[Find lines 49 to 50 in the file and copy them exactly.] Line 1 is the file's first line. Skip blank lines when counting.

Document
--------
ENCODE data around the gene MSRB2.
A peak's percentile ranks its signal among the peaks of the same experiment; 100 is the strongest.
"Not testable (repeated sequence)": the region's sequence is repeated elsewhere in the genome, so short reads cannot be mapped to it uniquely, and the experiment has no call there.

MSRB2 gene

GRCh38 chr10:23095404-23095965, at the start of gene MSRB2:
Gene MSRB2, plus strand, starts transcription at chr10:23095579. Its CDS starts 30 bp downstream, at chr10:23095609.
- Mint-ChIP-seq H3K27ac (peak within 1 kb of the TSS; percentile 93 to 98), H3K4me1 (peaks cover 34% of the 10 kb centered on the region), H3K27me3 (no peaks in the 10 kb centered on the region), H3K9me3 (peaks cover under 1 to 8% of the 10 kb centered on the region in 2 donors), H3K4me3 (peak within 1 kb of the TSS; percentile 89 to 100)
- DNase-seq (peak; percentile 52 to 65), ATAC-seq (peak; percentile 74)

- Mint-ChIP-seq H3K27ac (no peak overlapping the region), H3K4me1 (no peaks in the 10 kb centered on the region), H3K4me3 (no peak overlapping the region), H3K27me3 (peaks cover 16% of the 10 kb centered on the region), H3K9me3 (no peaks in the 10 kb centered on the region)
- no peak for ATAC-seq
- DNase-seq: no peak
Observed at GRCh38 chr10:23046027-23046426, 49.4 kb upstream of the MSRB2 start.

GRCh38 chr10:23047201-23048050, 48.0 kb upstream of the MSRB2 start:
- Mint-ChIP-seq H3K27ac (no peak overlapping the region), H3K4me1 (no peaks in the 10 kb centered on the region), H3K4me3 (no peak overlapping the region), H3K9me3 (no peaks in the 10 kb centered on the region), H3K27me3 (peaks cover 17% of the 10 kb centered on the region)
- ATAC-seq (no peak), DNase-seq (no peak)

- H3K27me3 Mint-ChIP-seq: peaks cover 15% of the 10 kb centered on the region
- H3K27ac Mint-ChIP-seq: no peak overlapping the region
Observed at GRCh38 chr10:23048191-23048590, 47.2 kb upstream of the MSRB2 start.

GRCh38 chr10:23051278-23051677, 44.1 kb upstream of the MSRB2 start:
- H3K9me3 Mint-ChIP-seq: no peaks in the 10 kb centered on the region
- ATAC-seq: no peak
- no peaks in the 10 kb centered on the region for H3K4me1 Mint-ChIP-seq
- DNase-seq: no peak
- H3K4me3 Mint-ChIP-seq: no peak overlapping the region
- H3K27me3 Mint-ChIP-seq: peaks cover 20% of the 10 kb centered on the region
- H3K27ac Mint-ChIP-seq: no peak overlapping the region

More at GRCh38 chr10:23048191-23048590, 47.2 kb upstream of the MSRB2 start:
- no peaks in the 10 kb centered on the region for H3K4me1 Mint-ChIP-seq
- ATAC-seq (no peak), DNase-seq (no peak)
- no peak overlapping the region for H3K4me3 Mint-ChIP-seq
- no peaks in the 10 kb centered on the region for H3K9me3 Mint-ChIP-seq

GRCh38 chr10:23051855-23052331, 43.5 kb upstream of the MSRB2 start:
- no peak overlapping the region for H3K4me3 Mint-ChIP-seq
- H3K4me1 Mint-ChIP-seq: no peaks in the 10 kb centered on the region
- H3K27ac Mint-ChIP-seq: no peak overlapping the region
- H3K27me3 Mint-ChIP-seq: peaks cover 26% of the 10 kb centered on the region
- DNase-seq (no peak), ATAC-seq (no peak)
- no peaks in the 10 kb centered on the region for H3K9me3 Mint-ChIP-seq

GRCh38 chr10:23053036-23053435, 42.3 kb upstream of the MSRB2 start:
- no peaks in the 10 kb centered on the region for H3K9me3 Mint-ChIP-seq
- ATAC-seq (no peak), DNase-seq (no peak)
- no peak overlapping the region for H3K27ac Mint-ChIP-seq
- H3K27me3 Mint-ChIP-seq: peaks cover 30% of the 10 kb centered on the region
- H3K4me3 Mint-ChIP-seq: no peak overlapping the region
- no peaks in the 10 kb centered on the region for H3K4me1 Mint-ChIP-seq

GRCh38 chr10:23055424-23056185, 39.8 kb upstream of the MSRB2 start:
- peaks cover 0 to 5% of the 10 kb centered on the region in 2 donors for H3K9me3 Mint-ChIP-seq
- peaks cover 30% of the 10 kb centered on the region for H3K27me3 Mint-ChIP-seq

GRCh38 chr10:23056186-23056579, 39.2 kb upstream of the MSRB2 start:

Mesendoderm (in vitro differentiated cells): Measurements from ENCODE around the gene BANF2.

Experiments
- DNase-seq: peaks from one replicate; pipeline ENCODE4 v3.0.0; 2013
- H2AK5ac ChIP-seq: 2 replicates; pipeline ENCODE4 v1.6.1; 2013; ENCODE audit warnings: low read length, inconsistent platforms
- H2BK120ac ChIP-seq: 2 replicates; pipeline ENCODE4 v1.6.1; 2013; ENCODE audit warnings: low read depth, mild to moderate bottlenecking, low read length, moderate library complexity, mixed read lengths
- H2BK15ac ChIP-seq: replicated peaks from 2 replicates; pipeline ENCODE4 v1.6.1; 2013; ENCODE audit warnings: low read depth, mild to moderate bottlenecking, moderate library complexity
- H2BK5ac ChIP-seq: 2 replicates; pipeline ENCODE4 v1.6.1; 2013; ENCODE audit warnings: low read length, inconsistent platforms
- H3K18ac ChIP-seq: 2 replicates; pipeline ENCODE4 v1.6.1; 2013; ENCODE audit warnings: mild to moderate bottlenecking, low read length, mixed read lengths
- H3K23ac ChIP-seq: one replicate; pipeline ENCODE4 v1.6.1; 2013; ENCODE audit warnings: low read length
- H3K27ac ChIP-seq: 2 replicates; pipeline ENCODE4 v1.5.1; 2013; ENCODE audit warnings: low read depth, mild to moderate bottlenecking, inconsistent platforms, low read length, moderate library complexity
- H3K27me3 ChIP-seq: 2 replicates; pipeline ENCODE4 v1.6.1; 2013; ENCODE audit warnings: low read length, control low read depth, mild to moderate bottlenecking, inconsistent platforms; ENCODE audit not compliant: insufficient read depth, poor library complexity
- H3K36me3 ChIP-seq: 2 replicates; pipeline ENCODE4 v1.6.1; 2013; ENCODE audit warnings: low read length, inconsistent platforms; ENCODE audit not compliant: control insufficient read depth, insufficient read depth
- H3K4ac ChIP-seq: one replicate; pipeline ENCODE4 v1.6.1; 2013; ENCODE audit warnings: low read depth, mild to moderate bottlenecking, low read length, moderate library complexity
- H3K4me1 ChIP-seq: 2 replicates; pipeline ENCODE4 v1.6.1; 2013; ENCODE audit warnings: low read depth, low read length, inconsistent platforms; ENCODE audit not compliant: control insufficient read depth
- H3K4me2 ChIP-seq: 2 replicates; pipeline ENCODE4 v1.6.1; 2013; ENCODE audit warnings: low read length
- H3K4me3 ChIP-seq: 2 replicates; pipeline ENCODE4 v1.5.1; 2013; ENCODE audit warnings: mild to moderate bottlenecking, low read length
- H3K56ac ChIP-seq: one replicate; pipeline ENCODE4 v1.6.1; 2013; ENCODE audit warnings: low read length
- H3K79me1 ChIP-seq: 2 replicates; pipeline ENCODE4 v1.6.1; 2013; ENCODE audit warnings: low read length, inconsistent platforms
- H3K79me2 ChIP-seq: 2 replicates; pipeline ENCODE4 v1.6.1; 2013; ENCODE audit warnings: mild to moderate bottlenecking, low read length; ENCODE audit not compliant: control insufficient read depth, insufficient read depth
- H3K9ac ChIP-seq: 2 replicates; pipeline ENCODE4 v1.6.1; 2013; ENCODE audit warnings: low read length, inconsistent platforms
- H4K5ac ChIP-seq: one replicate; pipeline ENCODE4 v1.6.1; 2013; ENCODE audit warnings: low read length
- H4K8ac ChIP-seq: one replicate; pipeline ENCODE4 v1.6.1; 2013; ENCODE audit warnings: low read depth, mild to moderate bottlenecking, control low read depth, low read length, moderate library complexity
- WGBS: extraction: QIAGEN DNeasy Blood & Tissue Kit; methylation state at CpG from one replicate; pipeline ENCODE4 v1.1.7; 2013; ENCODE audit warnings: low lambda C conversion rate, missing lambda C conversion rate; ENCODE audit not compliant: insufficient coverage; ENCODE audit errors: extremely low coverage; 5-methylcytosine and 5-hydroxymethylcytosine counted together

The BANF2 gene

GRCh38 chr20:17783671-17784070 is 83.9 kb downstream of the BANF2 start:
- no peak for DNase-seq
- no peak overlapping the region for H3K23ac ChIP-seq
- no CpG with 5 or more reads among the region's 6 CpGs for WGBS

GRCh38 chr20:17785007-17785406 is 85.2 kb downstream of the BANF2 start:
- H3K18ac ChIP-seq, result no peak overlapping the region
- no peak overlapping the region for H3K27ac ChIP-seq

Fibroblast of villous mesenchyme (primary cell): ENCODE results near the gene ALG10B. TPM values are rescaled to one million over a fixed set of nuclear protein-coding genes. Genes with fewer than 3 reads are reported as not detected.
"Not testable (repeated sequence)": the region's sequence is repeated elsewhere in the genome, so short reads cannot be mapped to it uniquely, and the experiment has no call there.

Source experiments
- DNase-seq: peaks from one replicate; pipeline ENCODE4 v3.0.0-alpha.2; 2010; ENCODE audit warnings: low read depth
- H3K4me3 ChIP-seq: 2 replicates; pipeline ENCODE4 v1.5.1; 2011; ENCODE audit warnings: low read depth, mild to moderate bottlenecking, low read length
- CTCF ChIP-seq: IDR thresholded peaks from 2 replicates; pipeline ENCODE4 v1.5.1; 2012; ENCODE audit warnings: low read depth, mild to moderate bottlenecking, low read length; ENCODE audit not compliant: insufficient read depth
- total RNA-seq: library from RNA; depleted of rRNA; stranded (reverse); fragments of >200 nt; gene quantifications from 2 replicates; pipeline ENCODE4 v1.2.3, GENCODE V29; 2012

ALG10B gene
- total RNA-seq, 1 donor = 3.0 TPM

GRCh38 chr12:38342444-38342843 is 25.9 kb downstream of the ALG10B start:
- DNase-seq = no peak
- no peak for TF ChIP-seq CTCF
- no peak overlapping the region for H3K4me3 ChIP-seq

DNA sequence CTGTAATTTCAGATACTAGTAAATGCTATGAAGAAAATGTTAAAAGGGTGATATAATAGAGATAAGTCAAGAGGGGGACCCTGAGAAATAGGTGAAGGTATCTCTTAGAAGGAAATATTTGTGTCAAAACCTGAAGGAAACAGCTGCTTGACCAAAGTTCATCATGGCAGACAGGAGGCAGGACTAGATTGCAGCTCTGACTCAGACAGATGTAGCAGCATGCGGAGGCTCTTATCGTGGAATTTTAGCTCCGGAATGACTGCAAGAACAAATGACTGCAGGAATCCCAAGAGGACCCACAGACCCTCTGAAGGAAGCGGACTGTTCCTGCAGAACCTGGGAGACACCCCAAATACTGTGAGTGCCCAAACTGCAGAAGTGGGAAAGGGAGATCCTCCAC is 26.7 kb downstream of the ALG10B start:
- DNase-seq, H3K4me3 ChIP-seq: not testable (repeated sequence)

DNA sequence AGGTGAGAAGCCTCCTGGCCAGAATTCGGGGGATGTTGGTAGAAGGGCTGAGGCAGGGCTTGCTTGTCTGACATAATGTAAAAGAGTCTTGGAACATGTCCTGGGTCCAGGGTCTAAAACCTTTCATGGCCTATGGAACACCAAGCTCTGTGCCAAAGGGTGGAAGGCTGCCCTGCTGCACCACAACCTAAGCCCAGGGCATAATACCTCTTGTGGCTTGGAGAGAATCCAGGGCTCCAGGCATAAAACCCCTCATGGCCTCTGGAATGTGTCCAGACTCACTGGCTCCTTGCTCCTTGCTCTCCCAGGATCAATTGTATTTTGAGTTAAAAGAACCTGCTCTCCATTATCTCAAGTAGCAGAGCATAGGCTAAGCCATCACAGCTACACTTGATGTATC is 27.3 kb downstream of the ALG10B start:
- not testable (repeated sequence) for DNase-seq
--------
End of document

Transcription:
GRCh38 chr10:23056186-23056579, 39.2 kb upstream of the MSRB2 start:

Mesendoderm (in vitro differentiated cells): Measurements from ENCODE around the gene BANF2.